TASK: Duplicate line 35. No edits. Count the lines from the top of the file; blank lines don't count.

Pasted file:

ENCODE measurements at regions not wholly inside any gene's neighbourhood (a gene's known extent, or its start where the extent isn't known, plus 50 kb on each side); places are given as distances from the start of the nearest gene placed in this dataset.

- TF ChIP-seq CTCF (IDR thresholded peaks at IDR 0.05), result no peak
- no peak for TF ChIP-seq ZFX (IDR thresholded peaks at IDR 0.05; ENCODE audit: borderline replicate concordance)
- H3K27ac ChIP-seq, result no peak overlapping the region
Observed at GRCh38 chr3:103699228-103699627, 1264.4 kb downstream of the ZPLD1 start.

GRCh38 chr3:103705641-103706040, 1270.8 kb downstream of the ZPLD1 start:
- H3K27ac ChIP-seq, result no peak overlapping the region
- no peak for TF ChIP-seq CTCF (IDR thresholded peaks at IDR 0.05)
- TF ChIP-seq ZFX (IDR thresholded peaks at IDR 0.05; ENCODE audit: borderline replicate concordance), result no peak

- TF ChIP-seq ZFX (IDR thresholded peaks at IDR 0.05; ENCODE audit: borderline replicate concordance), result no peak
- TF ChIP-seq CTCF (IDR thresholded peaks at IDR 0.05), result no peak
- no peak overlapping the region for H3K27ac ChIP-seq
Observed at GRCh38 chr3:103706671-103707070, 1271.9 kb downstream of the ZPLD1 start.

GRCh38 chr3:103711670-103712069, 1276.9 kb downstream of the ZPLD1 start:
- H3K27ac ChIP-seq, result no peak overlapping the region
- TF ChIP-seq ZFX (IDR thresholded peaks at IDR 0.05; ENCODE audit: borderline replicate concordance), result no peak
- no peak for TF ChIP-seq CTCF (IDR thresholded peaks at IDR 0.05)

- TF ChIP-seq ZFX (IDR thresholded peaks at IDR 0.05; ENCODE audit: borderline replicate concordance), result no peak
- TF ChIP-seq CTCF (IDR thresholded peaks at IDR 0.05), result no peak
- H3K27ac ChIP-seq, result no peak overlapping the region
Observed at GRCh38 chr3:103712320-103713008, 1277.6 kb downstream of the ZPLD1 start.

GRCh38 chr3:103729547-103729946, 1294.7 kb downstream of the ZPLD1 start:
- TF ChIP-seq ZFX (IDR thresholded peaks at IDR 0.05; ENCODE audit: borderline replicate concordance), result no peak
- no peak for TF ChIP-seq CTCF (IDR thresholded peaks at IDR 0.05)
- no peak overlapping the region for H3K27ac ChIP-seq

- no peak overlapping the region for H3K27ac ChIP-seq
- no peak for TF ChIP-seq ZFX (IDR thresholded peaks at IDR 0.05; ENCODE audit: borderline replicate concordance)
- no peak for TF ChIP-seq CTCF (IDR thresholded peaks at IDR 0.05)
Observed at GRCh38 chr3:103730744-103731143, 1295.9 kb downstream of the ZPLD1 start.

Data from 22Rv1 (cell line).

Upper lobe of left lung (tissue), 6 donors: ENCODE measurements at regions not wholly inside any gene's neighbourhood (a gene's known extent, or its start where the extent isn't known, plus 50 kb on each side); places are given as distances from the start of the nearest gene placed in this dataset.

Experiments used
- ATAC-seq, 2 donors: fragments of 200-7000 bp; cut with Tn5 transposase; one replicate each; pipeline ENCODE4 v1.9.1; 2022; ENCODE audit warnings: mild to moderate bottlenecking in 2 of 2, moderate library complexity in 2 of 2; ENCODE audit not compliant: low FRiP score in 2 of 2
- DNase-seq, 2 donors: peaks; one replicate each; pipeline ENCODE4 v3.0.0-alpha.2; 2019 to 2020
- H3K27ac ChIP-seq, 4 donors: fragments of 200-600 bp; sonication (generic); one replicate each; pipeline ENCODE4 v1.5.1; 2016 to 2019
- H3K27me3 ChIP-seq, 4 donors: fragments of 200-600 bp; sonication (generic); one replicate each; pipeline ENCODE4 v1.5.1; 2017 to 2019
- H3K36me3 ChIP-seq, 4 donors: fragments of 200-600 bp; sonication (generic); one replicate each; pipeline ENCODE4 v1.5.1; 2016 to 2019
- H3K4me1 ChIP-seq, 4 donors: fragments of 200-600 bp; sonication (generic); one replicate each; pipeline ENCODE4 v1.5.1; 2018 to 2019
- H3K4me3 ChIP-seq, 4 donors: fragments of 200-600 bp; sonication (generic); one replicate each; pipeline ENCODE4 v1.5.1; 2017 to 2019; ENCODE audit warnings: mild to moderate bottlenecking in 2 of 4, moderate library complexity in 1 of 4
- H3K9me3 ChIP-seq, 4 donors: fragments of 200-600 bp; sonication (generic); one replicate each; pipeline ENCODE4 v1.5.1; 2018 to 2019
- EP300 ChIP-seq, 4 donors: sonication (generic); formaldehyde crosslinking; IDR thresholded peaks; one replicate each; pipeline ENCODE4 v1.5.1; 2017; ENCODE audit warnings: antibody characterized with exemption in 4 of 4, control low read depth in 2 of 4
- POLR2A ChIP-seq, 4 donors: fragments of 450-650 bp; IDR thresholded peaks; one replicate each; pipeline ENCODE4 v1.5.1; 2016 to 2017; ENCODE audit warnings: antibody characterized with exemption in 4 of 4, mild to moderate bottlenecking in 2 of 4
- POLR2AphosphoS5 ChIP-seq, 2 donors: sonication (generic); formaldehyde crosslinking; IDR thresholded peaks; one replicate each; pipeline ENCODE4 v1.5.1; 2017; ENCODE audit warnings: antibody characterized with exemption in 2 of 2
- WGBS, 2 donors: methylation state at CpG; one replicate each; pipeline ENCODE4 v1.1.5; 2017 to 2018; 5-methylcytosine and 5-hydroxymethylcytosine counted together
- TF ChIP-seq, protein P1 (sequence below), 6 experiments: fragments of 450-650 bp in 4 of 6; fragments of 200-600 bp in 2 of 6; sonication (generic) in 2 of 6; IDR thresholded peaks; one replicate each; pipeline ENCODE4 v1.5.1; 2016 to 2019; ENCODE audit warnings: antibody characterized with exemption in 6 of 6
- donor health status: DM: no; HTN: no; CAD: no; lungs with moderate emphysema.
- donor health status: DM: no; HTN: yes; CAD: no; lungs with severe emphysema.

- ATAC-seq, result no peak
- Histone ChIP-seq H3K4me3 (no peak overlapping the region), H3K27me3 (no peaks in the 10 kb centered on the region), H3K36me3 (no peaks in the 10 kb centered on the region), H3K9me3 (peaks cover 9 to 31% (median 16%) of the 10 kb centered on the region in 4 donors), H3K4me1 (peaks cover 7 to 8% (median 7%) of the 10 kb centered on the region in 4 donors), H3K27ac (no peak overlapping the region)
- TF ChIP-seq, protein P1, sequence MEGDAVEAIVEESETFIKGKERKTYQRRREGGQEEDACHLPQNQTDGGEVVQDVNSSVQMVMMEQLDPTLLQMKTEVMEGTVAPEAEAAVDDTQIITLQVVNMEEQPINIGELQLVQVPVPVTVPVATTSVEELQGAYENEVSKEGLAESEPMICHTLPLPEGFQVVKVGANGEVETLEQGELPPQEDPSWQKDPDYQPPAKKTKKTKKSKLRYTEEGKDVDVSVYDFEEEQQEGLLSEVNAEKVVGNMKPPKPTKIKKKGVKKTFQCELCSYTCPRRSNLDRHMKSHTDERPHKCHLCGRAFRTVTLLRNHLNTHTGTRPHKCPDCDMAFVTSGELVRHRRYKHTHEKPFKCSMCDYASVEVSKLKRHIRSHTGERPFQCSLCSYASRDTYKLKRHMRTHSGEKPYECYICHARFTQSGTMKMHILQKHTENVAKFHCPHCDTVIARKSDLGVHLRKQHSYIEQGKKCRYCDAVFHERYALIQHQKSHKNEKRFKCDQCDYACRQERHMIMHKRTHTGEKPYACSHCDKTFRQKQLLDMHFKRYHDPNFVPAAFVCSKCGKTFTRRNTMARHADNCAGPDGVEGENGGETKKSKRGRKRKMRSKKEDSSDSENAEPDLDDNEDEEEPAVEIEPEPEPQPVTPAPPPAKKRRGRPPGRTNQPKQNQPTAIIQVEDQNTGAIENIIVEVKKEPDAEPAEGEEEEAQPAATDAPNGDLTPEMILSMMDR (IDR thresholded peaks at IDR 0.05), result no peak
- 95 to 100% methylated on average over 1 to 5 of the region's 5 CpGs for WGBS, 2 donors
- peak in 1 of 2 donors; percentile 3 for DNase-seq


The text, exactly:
- H3K27ac ChIP-seq, 4 donors: fragments of 200-600 bp; sonication (generic); one replicate each; pipeline ENCODE4 v1.5.1; 2016 to 2019